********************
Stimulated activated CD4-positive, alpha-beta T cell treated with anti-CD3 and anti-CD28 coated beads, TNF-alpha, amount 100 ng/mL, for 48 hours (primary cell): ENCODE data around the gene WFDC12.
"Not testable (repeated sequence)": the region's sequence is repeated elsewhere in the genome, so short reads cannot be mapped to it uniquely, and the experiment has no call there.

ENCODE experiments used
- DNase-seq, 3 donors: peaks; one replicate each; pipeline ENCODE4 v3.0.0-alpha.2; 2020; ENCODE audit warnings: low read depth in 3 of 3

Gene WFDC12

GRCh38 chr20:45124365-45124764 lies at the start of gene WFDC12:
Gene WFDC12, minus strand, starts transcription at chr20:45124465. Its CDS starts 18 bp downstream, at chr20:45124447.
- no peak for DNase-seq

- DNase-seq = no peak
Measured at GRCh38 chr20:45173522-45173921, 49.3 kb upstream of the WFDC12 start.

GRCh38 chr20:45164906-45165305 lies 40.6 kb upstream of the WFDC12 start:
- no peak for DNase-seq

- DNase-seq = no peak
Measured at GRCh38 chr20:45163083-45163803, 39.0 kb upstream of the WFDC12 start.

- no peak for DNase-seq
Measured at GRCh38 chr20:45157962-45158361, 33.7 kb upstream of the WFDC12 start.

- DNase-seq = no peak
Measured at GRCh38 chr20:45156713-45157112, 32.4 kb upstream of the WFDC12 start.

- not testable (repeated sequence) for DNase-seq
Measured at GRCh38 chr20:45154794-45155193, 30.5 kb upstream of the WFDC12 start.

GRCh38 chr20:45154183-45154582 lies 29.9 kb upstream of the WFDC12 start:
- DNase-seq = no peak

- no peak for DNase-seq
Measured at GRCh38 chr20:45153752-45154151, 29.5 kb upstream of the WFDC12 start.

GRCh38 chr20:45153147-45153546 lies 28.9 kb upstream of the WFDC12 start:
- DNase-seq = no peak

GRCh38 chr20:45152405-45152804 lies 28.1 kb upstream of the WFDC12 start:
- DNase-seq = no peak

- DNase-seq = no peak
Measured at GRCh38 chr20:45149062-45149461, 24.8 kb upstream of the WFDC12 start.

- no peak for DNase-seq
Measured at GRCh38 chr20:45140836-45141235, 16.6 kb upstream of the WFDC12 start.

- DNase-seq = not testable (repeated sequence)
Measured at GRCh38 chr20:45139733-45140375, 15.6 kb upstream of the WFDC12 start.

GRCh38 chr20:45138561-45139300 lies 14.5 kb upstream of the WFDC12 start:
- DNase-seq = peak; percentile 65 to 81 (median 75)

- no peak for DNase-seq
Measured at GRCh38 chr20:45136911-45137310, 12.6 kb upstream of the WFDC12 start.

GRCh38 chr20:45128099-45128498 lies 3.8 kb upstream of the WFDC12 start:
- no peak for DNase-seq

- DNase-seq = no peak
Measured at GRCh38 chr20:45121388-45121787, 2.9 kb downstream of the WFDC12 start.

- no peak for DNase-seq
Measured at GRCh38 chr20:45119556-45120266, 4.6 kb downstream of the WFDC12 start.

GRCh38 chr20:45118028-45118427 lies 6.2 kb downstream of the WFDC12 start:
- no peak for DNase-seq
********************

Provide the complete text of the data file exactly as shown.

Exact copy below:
Stimulated activated CD4-positive, alpha-beta T cell treated with anti-CD3 and anti-CD28 coated beads, TNF-alpha, amount 100 ng/mL, for 48 hours (primary cell): ENCODE data around the gene WFDC12.
"Not testable (repeated sequence)": the region's sequence is repeated elsewhere in the genome, so short reads cannot be mapped to it uniquely, and the experiment has no call there.

ENCODE experiments used
- DNase-seq, 3 donors: peaks; one replicate each; pipeline ENCODE4 v3.0.0-alpha.2; 2020; ENCODE audit warnings: low read depth in 3 of 3

Gene WFDC12

GRCh38 chr20:45124365-45124764 lies at the start of gene WFDC12:
Gene WFDC12, minus strand, starts transcription at chr20:45124465. Its CDS starts 18 bp downstream, at chr20:45124447.
- no peak for DNase-seq

- DNase-seq = no peak
Measured at GRCh38 chr20:45173522-45173921, 49.3 kb upstream of the WFDC12 start.

GRCh38 chr20:45164906-45165305 lies 40.6 kb upstream of the WFDC12 start:
- no peak for DNase-seq

- DNase-seq = no peak
Measured at GRCh38 chr20:45163083-45163803, 39.0 kb upstream of the WFDC12 start.

- no peak for DNase-seq
Measured at GRCh38 chr20:45157962-45158361, 33.7 kb upstream of the WFDC12 start.

- DNase-seq = no peak
Measured at GRCh38 chr20:45156713-45157112, 32.4 kb upstream of the WFDC12 start.

- not testable (repeated sequence) for DNase-seq
Measured at GRCh38 chr20:45154794-45155193, 30.5 kb upstream of the WFDC12 start.

GRCh38 chr20:45154183-45154582 lies 29.9 kb upstream of the WFDC12 start:
- DNase-seq = no peak

- no peak for DNase-seq
Measured at GRCh38 chr20:45153752-45154151, 29.5 kb upstream of the WFDC12 start.

GRCh38 chr20:45153147-45153546 lies 28.9 kb upstream of the WFDC12 start:
- DNase-seq = no peak

GRCh38 chr20:45152405-45152804 lies 28.1 kb upstream of the WFDC12 start:
- DNase-seq = no peak

- DNase-seq = no peak
Measured at GRCh38 chr20:45149062-45149461, 24.8 kb upstream of the WFDC12 start.

- no peak for DNase-seq
Measured at GRCh38 chr20:45140836-45141235, 16.6 kb upstream of the WFDC12 start.

- DNase-seq = not testable (repeated sequence)
Measured at GRCh38 chr20:45139733-45140375, 15.6 kb upstream of the WFDC12 start.

GRCh38 chr20:45138561-45139300 lies 14.5 kb upstream of the WFDC12 start:
- DNase-seq = peak; percentile 65 to 81 (median 75)

- no peak for DNase-seq
Measured at GRCh38 chr20:45136911-45137310, 12.6 kb upstream of the WFDC12 start.

GRCh38 chr20:45128099-45128498 lies 3.8 kb upstream of the WFDC12 start:
- no peak for DNase-seq

- DNase-seq = no peak
Measured at GRCh38 chr20:45121388-45121787, 2.9 kb downstream of the WFDC12 start.

- no peak for DNase-seq
Measured at GRCh38 chr20:45119556-45120266, 4.6 kb downstream of the WFDC12 start.

GRCh38 chr20:45118028-45118427 lies 6.2 kb downstream of the WFDC12 start:
- no peak for DNase-seq